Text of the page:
First of all, English is my foreign language. I've never thought of this until the release of the film Dr. Strange the supreme sorcerer. My co-worker argued that Dr. means Doctor (as a job), while I translate it to Dr (as a title, like Master, bachelor, doctor).

I think Dr is, of course, short for Doctor, which can be both a title or a job. However, I'm not so sure if they have the same meaning (when using as a prefix).

The question is:

Does Dr. as a prefix could mean both as a job and a title or only one? If it has only one meaning, how do I distinguish those two? How do I know if it's being used as a job or as a title?

P/S: Also, does Dr. as a title has anything relate to those in {Master, Doctor, Bachelor}?

  • "Dr." is an abbreviation for "doctor", and either can be used in most situations. However, it is not idiomatic to say, eg, "Frank is a Dr. at Memorial Hospital", or "Joe is sick so I called the Dr.". Rather, "doctor" is generally spelled out in such cases, where the term is used not as a title but a position or trade. – Hot Licks Oct 26 '16 at 19:52

'Dr.' is simply an abbreviation for the title 'Doctor'. It can be used in any of its senses - medical doctor, recipient of doctorate degree, or whatever.

The only way to discover in which sense it is being used is from context, or by asking.

Dr. should not be used to abbreviate the word 'doctor' when it is not a title, though you might find it used like that in older writings.

  • 1
    (+1) Do note that, particularly in older uses, it is written with a D and a superscript r, often with a line/dot underneath. This is the traditional method of abbreviation, particularly in titles. The abbreviation 'Dr.' with a full stop is more modern. – BladorthinTheGrey Oct 26 '16 at 17:16
  • The only way to discover in which sense it is being used is from context, or by asking. So as in Dr. Strange, is that a profession or a degree? – Eddie Oct 27 '16 at 6:46
  • @Eddie We have a Science Fiction and Fantasy site that would be a good place to ask that. – DJClayworth Oct 27 '16 at 13:02
  • Nah, I could find out that the Dr. here referred to a profession. I just want to know if there is any other way to find out, or do we really have to ask for that? If I'd like to translate to my language, I should know what they're referring to, right? – Eddie Oct 27 '16 at 17:03
  • Nope, there is no general way to tell. It's a thing some people make use of by calling themselves "Dr." when they want to sound like a medical professional but really only have a doctoral degree. Dr. Phil would be a prime example. – DJClayworth Oct 27 '16 at 18:08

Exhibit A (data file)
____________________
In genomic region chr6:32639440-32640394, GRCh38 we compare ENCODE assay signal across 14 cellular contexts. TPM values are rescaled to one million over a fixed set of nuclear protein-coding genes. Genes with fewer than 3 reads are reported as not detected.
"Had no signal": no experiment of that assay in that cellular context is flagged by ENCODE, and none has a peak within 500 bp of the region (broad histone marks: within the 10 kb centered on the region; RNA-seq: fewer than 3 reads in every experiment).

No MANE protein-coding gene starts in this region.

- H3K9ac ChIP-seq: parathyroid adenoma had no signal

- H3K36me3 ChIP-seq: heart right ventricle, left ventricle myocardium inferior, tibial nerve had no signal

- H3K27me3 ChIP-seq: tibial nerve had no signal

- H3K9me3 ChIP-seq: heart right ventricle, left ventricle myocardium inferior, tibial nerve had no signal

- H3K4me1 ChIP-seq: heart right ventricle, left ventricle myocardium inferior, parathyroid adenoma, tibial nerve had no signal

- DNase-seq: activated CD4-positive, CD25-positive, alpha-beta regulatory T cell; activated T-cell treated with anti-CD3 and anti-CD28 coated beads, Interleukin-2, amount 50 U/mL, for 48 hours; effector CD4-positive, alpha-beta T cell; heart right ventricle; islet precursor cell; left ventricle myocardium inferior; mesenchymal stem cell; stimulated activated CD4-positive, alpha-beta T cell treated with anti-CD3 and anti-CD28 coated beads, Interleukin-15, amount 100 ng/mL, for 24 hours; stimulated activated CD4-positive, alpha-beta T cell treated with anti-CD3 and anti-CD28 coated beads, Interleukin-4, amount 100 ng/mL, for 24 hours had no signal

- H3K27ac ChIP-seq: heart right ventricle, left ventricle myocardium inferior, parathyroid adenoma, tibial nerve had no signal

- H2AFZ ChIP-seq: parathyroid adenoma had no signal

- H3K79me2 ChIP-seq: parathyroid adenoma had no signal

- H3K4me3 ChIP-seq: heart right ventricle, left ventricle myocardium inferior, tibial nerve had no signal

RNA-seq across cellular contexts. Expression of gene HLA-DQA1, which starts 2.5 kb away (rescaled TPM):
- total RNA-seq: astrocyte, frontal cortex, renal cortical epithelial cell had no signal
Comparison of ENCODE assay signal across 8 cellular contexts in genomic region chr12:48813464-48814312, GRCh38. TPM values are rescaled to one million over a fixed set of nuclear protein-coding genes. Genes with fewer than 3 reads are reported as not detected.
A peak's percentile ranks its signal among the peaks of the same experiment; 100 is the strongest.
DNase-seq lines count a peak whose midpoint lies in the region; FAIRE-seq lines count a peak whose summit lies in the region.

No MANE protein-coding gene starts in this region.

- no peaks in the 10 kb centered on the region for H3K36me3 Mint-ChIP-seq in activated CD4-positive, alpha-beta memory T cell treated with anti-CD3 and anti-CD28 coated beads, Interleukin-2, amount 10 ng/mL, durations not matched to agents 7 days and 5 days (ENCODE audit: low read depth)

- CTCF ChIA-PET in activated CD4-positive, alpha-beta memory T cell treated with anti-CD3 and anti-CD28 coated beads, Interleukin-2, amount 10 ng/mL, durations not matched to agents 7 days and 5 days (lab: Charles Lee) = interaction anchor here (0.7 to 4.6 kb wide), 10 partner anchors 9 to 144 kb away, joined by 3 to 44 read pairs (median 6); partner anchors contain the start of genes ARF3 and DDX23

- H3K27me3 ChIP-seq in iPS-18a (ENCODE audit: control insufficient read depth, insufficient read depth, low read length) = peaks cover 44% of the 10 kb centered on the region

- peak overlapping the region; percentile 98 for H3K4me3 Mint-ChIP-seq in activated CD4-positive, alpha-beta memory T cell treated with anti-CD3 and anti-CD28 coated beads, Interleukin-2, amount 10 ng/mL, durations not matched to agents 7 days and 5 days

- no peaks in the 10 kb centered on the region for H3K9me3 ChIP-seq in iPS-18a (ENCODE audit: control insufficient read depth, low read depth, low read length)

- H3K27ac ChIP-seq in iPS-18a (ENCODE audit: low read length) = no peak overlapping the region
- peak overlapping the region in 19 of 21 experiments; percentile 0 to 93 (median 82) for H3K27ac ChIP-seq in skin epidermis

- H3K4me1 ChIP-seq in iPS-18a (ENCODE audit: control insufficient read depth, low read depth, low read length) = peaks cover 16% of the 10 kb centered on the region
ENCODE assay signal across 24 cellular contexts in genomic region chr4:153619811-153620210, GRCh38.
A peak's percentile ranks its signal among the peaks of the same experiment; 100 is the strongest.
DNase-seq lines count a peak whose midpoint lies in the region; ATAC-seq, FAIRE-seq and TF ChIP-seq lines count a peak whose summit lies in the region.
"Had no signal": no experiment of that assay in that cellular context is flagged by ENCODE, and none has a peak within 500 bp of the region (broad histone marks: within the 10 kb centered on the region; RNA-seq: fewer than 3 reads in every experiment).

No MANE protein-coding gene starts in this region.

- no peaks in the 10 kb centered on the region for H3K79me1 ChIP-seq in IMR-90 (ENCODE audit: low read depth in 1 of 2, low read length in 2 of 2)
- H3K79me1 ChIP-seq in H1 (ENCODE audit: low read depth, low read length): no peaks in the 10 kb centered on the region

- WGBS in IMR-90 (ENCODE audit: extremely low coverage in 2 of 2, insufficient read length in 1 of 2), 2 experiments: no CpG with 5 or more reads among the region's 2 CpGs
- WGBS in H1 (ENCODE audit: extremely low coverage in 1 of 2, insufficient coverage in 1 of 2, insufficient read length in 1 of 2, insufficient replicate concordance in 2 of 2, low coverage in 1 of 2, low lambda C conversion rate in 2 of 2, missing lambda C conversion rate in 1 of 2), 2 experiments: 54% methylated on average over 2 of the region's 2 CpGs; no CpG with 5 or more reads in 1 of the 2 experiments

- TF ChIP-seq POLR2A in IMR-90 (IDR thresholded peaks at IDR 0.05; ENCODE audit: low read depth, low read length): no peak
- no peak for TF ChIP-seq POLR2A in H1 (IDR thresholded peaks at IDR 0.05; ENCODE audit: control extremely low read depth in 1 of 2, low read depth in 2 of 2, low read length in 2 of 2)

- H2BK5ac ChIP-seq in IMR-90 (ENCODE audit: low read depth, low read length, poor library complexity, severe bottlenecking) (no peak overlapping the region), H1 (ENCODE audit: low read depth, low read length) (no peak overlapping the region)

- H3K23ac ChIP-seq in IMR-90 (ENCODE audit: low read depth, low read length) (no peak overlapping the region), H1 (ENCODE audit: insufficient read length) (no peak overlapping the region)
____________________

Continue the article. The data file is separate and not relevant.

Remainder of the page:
I think the confusion here comes from not knowing exactly how the term "doctor" works.

There are three types of ways the word "doctor" can be written, and two different circumstances/contexts they are used in.

First, there's "doctor" without a capital "D". Such as "He is a doctor" or "A crowd of doctors hustled into the room". This use of the word doctor is referring to a person of that profession. This would be more of what you would be thinking is referring to a job.

Secondly, there's "Doctor" with a capital and "Dr". These two ways of writing it mean the same thing; both of them are used when you are directly naming a specific doctor, instead of referring vaguely to a person in the profession. Such as "Doctor, what's wrong with me?" or "Doctor Scott is my favorite doctor!". Essentially, they're both used when you are calling someone "Doctor" instead of or before his or her name. The only difference between the two is that Dr. needs to be used before some sort of name (Dr. Scott), whereas Doctor can be used on its own. Doctor and Dr. would be more of what you would've been thinking is Title, or Name.

I hope this helps!


Normally, one would use the title and the job differently. How the word is used is key.

(Am E) Title:

I am going to see Dr. Smith this afternoon.

(Br E) Title (note no period after the abbreviation):

I am going to see Dr Smith this afternoon.


I am going to see the doctor this afternoon.

However, when texting or in other less formal contexts, one may write:

U going to the dr this afternoon?

Yes, the Dr. title is related to an academic degree. Someone with a Doctorate in, say, Statistics could be addressed with the title Dr. Error.

Perhaps the most confusing in a medical situation would be a nurse with a doctorate of science in nursing (a DSN). Yes, you could address her with her title as "Doctor Spock," but you would not say that she is your doctor.

  • In Britain people working in hospitals and with patients, who have doctoral degrees in fields other than medicine, do not normally use the title Dr in their professional work. Though they can append the letters PhD after their names. Senior Consultants (specialists) do not use Dr anyway. They revert to Mr, Mrs or Ms. – WS2 Oct 26 '16 at 17:23
  • Yes, the same happens in AmE. The example I gave for the nurse extends to other disciplines; I know people with doctorates in bioengineering and physical therapy who use the title: "Mr." It seems that it's mostly the academics that like to retain the "Dr." title. – rajah9 Oct 26 '16 at 20:24

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